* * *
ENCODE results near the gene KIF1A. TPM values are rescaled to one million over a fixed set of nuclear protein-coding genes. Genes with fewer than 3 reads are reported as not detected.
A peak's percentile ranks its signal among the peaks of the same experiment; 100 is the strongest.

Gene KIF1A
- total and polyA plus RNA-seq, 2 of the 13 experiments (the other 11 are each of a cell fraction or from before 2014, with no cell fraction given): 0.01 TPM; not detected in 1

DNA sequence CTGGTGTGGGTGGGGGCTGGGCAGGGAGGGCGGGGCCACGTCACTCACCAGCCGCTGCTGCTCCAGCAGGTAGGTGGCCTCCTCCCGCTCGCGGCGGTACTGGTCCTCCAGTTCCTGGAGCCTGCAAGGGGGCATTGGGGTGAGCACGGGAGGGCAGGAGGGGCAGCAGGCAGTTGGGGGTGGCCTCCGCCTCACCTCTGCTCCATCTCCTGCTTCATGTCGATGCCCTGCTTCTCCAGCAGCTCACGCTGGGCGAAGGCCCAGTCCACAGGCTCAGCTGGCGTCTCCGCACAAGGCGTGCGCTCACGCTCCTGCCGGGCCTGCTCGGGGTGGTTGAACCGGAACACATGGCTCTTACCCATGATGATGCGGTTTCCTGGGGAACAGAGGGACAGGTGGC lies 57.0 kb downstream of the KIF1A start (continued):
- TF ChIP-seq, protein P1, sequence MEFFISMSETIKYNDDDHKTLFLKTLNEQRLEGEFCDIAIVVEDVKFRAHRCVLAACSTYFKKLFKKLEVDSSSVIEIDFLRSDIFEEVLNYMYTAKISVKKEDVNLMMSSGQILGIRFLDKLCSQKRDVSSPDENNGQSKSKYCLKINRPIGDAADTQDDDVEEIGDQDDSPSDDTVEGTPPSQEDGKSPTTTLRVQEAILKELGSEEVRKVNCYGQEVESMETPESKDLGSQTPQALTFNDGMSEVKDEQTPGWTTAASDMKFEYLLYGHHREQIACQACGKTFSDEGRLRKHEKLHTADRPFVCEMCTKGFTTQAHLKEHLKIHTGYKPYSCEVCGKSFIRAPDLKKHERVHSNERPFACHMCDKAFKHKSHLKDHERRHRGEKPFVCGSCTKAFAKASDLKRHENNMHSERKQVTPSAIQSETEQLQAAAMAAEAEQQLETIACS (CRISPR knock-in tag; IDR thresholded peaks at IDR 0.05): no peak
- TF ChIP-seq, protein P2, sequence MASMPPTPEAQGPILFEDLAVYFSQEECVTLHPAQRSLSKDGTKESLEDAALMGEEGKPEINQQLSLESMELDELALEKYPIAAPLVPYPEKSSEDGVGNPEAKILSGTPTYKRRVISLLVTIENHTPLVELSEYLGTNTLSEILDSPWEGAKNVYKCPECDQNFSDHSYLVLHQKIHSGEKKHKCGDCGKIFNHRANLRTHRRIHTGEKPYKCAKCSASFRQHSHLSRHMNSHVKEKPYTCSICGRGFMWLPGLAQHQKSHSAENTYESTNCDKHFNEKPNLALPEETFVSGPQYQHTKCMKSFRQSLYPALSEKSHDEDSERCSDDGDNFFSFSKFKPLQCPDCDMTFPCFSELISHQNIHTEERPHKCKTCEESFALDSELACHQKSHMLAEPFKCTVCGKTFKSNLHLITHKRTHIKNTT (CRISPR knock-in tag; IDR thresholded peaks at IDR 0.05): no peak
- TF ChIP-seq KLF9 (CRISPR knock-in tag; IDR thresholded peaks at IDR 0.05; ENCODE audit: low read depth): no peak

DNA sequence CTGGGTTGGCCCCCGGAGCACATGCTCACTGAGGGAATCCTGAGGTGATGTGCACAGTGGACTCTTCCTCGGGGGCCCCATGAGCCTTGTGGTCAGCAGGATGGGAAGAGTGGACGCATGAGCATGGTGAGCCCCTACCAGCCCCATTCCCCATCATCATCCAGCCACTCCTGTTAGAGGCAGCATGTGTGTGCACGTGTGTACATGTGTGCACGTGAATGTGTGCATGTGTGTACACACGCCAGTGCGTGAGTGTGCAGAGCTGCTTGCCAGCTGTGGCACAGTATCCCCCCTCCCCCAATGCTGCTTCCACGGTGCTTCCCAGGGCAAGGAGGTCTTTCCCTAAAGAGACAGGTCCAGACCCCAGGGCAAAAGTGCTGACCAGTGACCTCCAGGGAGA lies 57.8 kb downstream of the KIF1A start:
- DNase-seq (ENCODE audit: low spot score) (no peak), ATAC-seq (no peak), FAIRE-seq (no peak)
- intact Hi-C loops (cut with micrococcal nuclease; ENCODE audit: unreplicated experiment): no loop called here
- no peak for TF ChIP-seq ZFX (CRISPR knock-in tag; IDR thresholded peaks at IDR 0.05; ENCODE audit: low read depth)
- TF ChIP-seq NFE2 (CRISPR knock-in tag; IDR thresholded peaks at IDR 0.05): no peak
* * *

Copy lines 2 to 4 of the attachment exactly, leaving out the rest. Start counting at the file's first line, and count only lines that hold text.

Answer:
A peak's percentile ranks its signal among the peaks of the same experiment; 100 is the strongest.

Gene KIF1A
- total and polyA plus RNA-seq, 2 of the 13 experiments (the other 11 are each of a cell fraction or from before 2014, with no cell fraction given): 0.01 TPM; not detected in 1